Mike Brown Means We’ve Got to Fight Back: 1 Year Later

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It is Monday evening. I am sitting in a circle with two of my sister friends on my living room floor. There are smells of food being prepared and the sky is a beautiful blue. But we’re not reminiscing our summer’s adventures; we’re checking on comrades in Ferguson and recounting our experience in Cleveland where several of us were pepper sprayed by police. One sister recounts the feeling of not being able to breathe. “Just after hugging people who were sprayed my skin was burning for days,” says my other friend. On the anniversary of the murder of Mike Brown and as a Black woman of only twenty-five this evening has become a part of my new normal. Our greatest concern is why this normalcy is met with acceptance. The image of Mike Brown lying in the street burned in my brain as if I was watching an Alfred Hitchcock film. I remember my shock and disbelief and awaited what I knew would be outrage en masse. In the coming days, weeks, and months though, all debate centered around the activities leading up to his death rather than the injustice of it. America needed a reason to justify an evil that would indict an entire system, another band aid to cover a festering wound. Mike Brown’s life had become an equation; a sum of his respectable parts minus any mainstream missteps to determine his right to equality. Four and a half hours left in the street gave view to an enduring truth in America that police are beyond accountability. Once this narrative had been set young Black folks set out to counter it through media, direct action, political education, and radical Black love and healing.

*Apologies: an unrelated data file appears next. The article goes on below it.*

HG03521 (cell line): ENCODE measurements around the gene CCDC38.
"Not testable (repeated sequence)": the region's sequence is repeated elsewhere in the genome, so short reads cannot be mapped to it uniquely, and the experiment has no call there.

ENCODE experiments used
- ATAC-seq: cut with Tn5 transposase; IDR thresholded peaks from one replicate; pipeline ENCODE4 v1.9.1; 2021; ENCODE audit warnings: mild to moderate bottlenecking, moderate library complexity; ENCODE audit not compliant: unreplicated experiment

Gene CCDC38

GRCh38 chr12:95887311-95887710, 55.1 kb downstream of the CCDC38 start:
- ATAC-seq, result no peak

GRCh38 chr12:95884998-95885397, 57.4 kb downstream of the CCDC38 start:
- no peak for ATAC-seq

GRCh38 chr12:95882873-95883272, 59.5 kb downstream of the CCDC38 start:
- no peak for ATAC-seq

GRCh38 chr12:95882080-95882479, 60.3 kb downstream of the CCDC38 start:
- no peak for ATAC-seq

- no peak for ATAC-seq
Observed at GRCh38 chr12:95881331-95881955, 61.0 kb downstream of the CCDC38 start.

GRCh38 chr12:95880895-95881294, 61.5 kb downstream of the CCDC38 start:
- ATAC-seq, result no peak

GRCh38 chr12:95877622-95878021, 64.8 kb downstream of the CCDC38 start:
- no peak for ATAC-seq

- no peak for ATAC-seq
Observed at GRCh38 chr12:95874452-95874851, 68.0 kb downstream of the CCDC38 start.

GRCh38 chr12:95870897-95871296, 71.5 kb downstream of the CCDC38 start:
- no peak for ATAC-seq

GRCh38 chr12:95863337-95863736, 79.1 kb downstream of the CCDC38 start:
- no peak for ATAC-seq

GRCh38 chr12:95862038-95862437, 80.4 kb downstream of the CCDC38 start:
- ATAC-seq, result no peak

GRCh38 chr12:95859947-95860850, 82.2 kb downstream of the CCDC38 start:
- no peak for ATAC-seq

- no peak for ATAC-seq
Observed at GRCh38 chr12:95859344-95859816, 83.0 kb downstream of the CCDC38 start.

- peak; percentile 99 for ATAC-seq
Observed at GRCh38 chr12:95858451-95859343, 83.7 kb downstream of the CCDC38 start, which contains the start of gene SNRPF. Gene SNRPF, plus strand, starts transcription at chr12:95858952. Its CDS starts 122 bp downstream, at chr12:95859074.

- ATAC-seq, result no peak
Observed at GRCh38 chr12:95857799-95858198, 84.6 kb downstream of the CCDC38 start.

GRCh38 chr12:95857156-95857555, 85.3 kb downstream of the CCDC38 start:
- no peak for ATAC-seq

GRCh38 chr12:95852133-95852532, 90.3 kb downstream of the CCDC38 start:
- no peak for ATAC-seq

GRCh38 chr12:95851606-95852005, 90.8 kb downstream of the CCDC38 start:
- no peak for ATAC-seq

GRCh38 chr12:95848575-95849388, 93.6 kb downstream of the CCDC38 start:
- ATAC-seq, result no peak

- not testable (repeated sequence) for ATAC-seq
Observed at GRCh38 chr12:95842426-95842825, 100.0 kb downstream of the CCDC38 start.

Two weeks ago Black organizers gathered to heal, strategize, and exist in a Black space at the Black Lives Matter convening in Cleveland, Ohio. That last component of the weekend—existing in a Black space—was essential, as all Black folks experienced a shrinking of hope after the Charleston shooting, Sandra Bland’s death in a Texas jail cell and the consequent media misdirection over the causes of these tragedies. The first convening of its kind was centered on this moment of resisting an anti-Black state where Black livelihood in all respects is under fire by the police state. Over the course of the weekend participants shared knowledge and experience in workshops, grounded themselves in meditative and physical activities, and built community in the general assemblies held daily. Workshop sessions ran across topics centered on building a new Black experience much different from the world we know today. I continually felt a sense of connection to history and past resistance movements as these events and actors were continually lifted up in formal and informal ways. It was as if our very presence together was changing the environment and hope was being rebuilt in sharing a common understanding of the world around us. We all understood the same problem and, on a basic level, the urgency around our next steps. We’d traveled miles and gathered resources to find a way to disrupt what was becoming way too normal: living in fear in our own communities wearing our skin.